How can I find musicians to collaborate with?
June 14, 2006 1:37 AM   Subscribe

How can I find musicians to collaborate with?

I've been working on writing songs in my home for the last year or two - I play guitar and have (what I think is) a decent / interesting singing style, and I have a clear vision of the kind of music I want to make. I've tried to hunt for band members on Craigslist and other sites, and even approached strangers who looked like they might fit the mold (the most recent was actually a drummer in a band on the same record as my favorite artist, so it's not an entirely unreliable method), and so far I have had zip nada zilch for luck. A few people have contacted me and then disappeared, or contacted me and wanted to do something i really wasn't interested in.

Others have asked if I know many musicians or if I run in circles where I might meet musicians, but I guess.. I dont know how to.. *do* that. I mean, I go to shows, I shop at big music stores.. but but but. Well even writing this is altogether too frustrating. I'll have a glass of 2-buck-chuck and go to bed, safe in the knowledge that a i'll have a good stack of advice (or a solid rhetorical beating) in the morning.

Final notes: some demo tracks at, and i live in los angeles.
posted by thedaniel to Sports, Hobbies, & Recreation (8 answers total)
Does the old trick of putting up ads in music (instrument) stores still work? It's worked for me and my bands in the past, but it might not be the done thing, now days. Believe it or not, craigslist may not be reaching the kind of people you want to reach (shit, I've been there twice, and most of my musician friends barely even know how to check their email), where as actual physical paper advertisement in a music store, or in a rehersal studio, or at a university, might generate more responses.

It's not that easy though (particularly if you're looking for a drummer). I have to say that I've met band members through mutual musician friends, or by pure serendipity. By which I mean, going to a lot of parties and hanging around until grizzly wee hours of the morning. I don't know much better advice I can give.
posted by Jimbob at 3:34 AM on June 14, 2006

The musical people that I know joke that "a sober bass player will always have work" so my suggestion is not to look for your new bandmates to be sitting on bar stools.
posted by bilabial at 4:46 AM on June 14, 2006

There are often some websites online that are specifically for looking for band members. I don't know them by name because I mostly looked over my ex's shoulder while he was scouring them.

Also, I don't know how old you are or how big a deal that is to you, but in addition to the notes at music shops, notes on the boards at colleges are still pretty common.
posted by dagnyscott at 6:34 AM on June 14, 2006

I don't know what your genre of music is, but I meet most of my fellow musicians at sessions. Even if you don't aspire to playing bluegrass, old-time, or Celtic music, these sorts of musicians often play more than a single genre, anyway. Look up the sessions happening in your city or region and go for a listen. When everyone breaks for a drink or such, strike up a few conversations with "So, do you know anyone who plays [the style/instrument I'm looking for?]"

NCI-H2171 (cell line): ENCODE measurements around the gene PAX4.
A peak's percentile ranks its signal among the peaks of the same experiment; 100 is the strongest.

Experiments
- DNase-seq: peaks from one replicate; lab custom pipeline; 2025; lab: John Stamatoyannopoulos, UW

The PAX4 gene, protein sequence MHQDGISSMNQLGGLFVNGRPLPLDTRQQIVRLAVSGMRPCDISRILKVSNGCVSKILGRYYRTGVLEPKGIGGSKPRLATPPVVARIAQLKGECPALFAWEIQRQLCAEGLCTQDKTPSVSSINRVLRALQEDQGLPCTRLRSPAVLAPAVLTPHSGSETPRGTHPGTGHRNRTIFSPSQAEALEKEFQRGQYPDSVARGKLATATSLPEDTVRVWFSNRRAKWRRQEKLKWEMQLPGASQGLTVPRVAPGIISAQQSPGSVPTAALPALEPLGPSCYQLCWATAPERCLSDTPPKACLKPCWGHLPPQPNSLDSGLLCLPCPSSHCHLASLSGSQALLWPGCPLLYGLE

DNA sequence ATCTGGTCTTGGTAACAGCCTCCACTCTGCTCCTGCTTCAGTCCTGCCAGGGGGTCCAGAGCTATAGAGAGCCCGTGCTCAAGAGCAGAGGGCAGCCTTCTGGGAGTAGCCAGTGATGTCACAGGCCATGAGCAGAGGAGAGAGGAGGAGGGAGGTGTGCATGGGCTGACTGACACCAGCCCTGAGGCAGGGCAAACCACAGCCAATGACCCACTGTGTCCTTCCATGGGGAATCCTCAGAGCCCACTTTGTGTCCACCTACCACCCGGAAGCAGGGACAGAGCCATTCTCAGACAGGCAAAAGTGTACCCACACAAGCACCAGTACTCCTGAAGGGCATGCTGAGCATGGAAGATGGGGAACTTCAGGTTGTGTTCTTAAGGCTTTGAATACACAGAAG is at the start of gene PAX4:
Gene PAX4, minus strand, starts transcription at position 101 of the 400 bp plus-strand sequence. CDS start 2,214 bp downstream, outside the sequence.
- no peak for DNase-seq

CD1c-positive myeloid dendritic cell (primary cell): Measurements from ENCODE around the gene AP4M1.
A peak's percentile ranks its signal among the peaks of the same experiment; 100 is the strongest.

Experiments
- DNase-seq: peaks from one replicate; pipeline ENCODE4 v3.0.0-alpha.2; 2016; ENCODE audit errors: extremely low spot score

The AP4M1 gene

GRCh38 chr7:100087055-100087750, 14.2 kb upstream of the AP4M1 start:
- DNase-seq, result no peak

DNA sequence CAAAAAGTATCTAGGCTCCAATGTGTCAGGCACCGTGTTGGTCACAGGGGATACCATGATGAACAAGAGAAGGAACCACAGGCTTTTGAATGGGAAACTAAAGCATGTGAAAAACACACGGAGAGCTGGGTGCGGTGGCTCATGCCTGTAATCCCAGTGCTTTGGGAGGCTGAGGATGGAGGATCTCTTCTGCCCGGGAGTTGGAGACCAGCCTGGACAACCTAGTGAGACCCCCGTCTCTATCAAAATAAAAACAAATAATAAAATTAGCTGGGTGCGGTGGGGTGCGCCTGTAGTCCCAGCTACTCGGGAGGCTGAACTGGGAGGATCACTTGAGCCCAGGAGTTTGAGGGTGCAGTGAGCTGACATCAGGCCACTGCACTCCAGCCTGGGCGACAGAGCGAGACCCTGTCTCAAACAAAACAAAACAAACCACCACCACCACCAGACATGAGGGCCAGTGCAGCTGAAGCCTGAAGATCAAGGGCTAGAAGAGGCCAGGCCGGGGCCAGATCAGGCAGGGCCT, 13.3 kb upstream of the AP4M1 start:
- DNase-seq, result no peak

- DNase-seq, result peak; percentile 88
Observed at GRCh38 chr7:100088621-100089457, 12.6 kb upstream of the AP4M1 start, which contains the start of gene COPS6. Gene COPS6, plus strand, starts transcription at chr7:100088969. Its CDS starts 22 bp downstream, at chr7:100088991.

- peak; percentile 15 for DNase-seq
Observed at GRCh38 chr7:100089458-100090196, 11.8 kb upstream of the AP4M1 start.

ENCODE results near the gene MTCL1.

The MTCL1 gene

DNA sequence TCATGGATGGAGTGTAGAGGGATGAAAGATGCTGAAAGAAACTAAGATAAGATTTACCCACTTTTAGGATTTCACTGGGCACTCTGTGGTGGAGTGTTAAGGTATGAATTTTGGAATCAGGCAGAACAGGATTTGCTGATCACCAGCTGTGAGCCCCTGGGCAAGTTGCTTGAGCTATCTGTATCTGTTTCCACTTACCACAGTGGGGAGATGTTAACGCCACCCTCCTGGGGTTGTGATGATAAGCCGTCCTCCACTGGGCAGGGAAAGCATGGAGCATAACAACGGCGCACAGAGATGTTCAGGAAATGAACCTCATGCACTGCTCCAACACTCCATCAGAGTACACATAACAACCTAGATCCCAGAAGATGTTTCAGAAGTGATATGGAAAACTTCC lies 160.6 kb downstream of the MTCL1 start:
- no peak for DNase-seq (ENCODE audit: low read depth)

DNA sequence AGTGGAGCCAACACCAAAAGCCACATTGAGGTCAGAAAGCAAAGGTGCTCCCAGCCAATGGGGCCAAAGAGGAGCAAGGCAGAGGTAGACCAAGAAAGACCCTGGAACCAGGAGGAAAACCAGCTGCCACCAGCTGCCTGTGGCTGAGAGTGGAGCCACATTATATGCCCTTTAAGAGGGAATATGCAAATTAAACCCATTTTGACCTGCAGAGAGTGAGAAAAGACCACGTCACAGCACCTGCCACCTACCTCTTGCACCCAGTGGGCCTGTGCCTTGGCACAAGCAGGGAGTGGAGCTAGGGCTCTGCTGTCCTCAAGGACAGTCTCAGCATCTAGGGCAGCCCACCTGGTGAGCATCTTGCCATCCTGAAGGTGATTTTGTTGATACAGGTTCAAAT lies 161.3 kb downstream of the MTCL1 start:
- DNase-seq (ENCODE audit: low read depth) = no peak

posted by Miko at 6:46 AM on June 14, 2006

Try putting requests on internet forums dedicated to the local music scene.

You could also try performing acoustic/one-man versions of your stuff and then if people like it they might tell you and if they play an instrument you need...

Bear in mind that all musicians in a band want to be engaged. If you just give people a bass/drum/guitar part and tell them to play it and don't let them have any creative input, don't be surprised if most of them get bored and leave.

In the end, though, it's best to try and get properly involved with the music scene and get a gang of friends who are musicians. There's nothing better than being in a band with friends, or getting a bandmate recommended by a mutual friend.
posted by pollystark at 6:47 AM on June 14, 2006

My company has just been contracted to build a website to facilitate these sorts of connections. I'll post back here when I can talk more about it...
posted by hsoltz at 7:13 AM on June 14, 2006

Is there a music school or community center nearby that offers classes and workshops where you can make contacts?
posted by SuperSquirrel at 9:40 AM on June 14, 2006

Good suggestions all - I'm 24, so posting on a college board would not make me uncomfortable. I've posted flyers in cafes that cater to what I imagine the appropriate demographic, but not music stores as much.

pollystark: "it's best to try and get properly involved with the music scene"

That's sort of where I'm struggling. My music isn't really that well-suited to solo performance, and I already go to shows - what is the line between "being in the scene" and just going to shows?
posted by thedaniel at 10:58 AM on June 14, 2006

« Older Car accidents, randomness and fame.   |   Where to stay in Padua Newer »
This thread is closed to new comments.